I also stopped serving desserts on non-feast days. It’s not like we NEED to be having desserts every night. Every Sunday is a feast day, so we have a dessert every Sunday, plus on days that we celebrate a feast. Treats really make things memorable for my kids.

3. I didn’t really want to read Moo Baa La La La again anyway.



We also worked on our library. We’re going to eat dinner every night, so I try to make it more meaningful, same goes for story time. I love fun, new story books (and have posted about them here and here) but on a saint’s feast day, it’s just as easy to spend story time learning about that saint. There are some really beautiful and fun and informative picture books about the saints and I’ve enjoyed collecting them over the years. If we don’t have a book about the saint, I just pull some information up on him on the iPad and use it for dinner discussion.

4. We do things for the liturgical year that fit into our existing daily routine.



There are lots of great crafts and coloring pages available that would be a lovely compliment to any celebration of a saint’s day. But since crafts are not usually a part of our everyday routine, I don’t often incorporate those into our celebrations. Sometimes I do, and I did more when I had all younger kids and we weren’t so busy with school and sports. But I’ve found that just tweaking our everyday routine to be more French on the feast of St. Bernadette has been easier to sustain long term.

5. We started very, very small.

The first saints’ days we started celebrating were our children’s namedays. (We also celebrate baptism days and birthdays, for more on that see here.) Then we added another saint here and there to which we had a particular devotion. Then I decided we should make a point of aknowledging every solemnity. And now, we end up celebrating a feast multiple times per month, and occasionally multiple times in a week! We often invite other families to share our celebrations, but sometimes it’s just us. I do NOT, however, attempt to celebrate every single feast. there are just too many saints on the calendar to hope to celebrate them all, so we still pick the ones that have the most meaning for us. Just more now than we used to.

6. Our kids can handle the feasts and the fasts.

We also observe the fasts and the seasons of preparation of the church, even our little kids. Since it’s something we do as a whole family, they can’t help but participate. 

During Advent and Lent we eat more simply. I try to use those seasons to clean out all that food in the back of the freezer and the pantry. I don’t buy meat or processed foods, just dairy and fruits and vegetables and ingredients. We eat a lot of soups. We don’t snack.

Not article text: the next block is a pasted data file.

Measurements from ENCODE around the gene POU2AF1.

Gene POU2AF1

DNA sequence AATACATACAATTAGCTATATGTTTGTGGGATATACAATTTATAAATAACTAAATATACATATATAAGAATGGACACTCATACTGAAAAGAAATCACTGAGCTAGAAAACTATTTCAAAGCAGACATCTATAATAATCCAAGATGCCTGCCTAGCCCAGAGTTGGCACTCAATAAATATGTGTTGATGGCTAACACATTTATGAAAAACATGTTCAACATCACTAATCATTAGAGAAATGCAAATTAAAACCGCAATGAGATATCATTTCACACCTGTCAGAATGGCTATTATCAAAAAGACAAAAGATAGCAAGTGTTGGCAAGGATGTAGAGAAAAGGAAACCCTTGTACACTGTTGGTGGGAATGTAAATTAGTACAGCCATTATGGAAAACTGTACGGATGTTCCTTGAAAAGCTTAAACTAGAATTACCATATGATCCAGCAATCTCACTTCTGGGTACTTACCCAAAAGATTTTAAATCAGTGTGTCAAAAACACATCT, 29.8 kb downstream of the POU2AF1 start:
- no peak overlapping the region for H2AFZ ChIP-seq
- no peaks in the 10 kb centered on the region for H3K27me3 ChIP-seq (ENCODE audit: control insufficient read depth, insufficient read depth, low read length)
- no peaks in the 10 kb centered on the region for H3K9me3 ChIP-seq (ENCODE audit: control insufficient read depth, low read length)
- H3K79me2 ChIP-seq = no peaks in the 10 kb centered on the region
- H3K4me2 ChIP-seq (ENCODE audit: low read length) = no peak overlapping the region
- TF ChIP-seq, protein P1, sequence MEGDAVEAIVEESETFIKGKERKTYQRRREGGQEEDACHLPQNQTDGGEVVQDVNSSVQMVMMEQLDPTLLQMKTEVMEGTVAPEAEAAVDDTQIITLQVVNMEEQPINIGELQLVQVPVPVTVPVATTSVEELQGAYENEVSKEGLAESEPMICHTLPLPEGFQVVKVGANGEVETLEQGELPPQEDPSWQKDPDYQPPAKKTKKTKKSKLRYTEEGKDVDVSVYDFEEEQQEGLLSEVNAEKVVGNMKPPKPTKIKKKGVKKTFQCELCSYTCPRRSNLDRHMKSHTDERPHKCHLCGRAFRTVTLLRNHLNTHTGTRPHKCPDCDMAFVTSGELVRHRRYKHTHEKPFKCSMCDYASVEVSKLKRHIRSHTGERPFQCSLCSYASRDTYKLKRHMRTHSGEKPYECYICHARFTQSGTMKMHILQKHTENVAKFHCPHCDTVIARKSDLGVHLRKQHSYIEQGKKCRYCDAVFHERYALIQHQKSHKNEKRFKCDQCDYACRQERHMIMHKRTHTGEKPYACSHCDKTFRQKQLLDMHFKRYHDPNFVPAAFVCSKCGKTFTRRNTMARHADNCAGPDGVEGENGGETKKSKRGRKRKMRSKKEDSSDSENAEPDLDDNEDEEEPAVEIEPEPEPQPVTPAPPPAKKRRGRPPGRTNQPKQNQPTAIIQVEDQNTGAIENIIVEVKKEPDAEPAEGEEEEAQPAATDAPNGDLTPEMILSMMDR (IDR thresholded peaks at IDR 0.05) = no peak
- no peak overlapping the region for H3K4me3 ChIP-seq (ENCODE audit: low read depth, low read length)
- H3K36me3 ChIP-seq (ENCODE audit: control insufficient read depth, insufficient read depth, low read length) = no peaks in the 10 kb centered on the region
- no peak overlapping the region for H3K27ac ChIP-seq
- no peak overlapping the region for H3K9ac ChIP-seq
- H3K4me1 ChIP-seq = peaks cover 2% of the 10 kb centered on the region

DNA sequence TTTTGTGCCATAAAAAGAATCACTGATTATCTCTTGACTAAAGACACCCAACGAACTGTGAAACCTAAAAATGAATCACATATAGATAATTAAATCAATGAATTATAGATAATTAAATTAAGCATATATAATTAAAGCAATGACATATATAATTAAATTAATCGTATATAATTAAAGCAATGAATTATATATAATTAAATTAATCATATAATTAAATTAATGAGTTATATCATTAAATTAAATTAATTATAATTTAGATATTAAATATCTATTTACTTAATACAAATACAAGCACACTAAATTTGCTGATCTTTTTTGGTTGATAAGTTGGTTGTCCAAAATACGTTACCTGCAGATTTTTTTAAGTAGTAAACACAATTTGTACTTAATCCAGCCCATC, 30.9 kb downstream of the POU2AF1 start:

We don’t watch TV or listen to the radio. I don’t shop for things other than food and absolute necessities.

As much as we are able without being rude, we decline to celebrate Christmas and Easter before their time. So we mostly wait on Christmas treats and Christmas decorations (we have seperate decorations for Advent, and Lent as well) and Christmas shows until Christmas has actually arrived.

That way, those seasons of preparation FEEL really different than the seasons of celebration that come after them. We really have that feeling of anticipation.

But boy do we enjoy those feast days that fall during Lent and Advent!

We also make a point of sharing our fasts with others, so the kids really do enjoy those as well.

Living the liturgical year has certainly borne fruit for our family. Now, eight years after I first read The Year & Our Children, I totally get where she was when she wrote that book. I bake bread now (I still haven’t cut liturgical symbols into it, but maybe this is the year!) and I DO have access to chicken manure, plenty of it! And she’s right, moving it is an excellent thing for little boys to do on Good Friday.

So, if you’re just starting out, know that it’s okay to aim big, but start little. And, if you’re like me, you’ll get there eventually!

If you’d like to keep track of ALL the feasts of the Catholic liturgical year, I’ve created a wall calendar to help you do it!

It features the all the feasts and fasts of the Universal Calendar and then some, illustrated with images featuring the traditional Catholic monthly devotions. It’s an easy visual way to bring liturgical living into your home. You can keep track of the feasts and fasts and seasons of the Catholic year, and be reminded to focus your prayer on a different aspect of our faith each month.

January:The Holy Name of Jesus 
February: The Holy Family 
March: St. Joseph 
April: The Blessed Sacrament 
May: Mary 
June: The Sacred Heart of Jesus 
July: The Precious Blood 
August Immaculate Heart of Mary 
September: The Seven Sorrows of Mary 
October: The Holy Rosary 
November: The Poor Souls in Purgatory 
December: The Immaculate Conception 

As the Church year begins with December, so does this calendar. You get December 2017 through December 2018, thirteen months. Available for purchase here. Thanks!